2016 Annual Conference Program CoverHonoring the conference theme, “Freemasonry on the Frontier,” speakers took participants on a fascinating historical tour of the expanding North American frontier, from the Atlantic to the Pacific.

Kicking off the conference Friday evening was Jefferson H. Jordan, Jr., immediate past grand master of Masons in New Mexico, speaking as Samuel Langhorne Clemens, “Mark Twain.” Clemens’s talk emphasized his Masonic experience and his travels on the Western frontier of the United States.

The first presentation Saturday was by William Miklos, who invited us to participate in “an Imaginary Conversation among the Thirteen Masons of the Continental Convention.” Bill is founding master of the Golden Compasses Research Lodge, past master of the Northern California Research Lodge, and a founding member of TMS.

Following Bill were Moises Gomez, past grand historian of the grand lodge of New Jersey, who spoke about the early traveling lodges of his home state, and Kyle Grafstrom, junior warden of Verity Lodge 59 in Kent, Washington, speaking on “Freemasonry in the Wild West.”

Saturday afternoon began with Adam Kendall, a founding fellow of TMS and editor of The Plumbline, the journal of The Scottish Rite Research Society, who presented “Pilgrimage and Procession: The 1883 Knights Templar Triennial Conclave and the Dream of the American West.”

He was followed by Wayne Sirmon, treasurer of Mobile Lodge 40 and past master of the Texas Lodge of Research, who spoke on “West by Southwest: The Expansion of Frontier Freemasonry from the Old Southwest”—by which he meant, to my surprise, not New Mexico and Arizona, but Alabama. (Who’d have thought?)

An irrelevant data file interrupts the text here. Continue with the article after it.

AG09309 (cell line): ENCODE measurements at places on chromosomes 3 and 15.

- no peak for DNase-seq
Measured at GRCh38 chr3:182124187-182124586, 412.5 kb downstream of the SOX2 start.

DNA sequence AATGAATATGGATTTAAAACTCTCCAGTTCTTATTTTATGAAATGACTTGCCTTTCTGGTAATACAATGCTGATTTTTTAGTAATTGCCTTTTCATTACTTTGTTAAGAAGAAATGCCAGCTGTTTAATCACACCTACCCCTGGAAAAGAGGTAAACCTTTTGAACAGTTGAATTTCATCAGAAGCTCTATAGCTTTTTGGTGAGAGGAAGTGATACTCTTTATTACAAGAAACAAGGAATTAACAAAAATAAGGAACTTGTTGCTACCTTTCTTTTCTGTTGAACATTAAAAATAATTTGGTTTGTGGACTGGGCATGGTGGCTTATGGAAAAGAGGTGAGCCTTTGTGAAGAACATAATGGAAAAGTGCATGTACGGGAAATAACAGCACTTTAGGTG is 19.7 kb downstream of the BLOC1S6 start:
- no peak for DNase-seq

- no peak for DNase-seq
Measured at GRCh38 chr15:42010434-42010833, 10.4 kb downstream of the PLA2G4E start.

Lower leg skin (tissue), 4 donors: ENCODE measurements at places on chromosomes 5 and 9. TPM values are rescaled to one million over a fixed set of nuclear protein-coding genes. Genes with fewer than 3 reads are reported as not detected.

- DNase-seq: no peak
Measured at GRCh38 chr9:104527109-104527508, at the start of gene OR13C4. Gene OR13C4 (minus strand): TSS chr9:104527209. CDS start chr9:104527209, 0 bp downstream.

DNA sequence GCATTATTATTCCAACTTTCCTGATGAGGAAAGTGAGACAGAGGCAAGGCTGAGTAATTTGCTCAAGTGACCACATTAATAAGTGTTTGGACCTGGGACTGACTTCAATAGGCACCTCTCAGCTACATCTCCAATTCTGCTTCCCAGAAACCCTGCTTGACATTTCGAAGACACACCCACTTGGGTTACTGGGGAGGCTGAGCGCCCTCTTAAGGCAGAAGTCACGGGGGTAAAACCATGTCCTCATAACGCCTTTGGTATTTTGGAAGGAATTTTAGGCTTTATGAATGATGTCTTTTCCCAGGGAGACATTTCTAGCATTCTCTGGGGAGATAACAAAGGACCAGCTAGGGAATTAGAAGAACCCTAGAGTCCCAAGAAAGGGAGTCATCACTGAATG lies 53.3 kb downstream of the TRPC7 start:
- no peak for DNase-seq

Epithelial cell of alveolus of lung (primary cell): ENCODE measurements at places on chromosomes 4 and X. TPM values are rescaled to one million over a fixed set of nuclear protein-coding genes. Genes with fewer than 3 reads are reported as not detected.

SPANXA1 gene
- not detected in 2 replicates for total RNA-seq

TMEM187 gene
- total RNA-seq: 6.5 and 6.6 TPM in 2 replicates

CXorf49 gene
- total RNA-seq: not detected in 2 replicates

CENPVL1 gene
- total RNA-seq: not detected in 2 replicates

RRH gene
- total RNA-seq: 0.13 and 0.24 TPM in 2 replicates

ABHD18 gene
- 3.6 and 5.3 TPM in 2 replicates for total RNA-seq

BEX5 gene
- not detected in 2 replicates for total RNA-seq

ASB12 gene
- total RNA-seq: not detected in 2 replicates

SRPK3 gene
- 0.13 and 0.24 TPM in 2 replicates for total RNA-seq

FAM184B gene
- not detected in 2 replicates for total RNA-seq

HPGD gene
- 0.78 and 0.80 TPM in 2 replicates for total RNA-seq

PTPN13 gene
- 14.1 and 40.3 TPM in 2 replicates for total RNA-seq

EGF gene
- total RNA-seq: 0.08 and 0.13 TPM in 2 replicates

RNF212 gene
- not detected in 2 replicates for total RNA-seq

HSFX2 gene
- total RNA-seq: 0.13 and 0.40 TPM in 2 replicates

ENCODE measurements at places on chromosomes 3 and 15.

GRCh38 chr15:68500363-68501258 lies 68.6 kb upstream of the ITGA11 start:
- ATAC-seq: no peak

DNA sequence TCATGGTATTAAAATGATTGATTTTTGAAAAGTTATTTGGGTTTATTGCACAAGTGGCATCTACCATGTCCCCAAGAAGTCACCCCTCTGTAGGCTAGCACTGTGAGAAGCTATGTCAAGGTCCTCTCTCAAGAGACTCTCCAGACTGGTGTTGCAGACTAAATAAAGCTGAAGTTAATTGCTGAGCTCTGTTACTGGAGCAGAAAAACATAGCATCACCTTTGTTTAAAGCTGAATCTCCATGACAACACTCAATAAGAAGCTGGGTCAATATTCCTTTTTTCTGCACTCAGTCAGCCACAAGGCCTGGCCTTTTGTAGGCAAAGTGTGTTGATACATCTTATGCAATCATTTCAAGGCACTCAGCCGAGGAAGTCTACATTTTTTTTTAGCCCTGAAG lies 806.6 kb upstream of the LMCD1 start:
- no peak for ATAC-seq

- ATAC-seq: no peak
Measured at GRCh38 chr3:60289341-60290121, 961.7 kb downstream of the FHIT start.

The “frontier-themed” presentations ended with a fascinating look at “Freemasonry and Nation-building on the Pacific Coast,” by John L. Cooper III, past grand master of the Masonic Grand Lodge of California. We were especially honored to have John present, as he is currently president of our sister organization, The Philalethes Society.

After Saturday dinner was a special bonus presentation by Moises Gomez, who in addition to his Masonic honors is a twenty-eight-year veteran of the Emergency Service Unit of the Port Authority of New York and New Jersey. As such, Moe was among the first responders at the World Trade Center on September 11, 2001. He spoke on his experiences at “Ground Zero” and the Masonic values he saw embodied there, and he presented conference participants with a commemorative pin.

9/11 Commemorative PinThe single most important person in making the conference a success was TMS board member Gregg Hall, who coordinated all local arrangements and pitched in with preparing our gourmet meals.

The year 2017 will include two already-scheduled TMS events. The first will be our seventh annual dinner at Masonic Week, February 9-12, at the Hyatt Regency Crystal City in Arlington, Virginia. The dinner will take place Friday, February 10, at 6:30 pm, and will feature an after-dinner talk by Mike Poll, past president of TMS and editor of this journal. All Masons, ladies, and guests are welcome!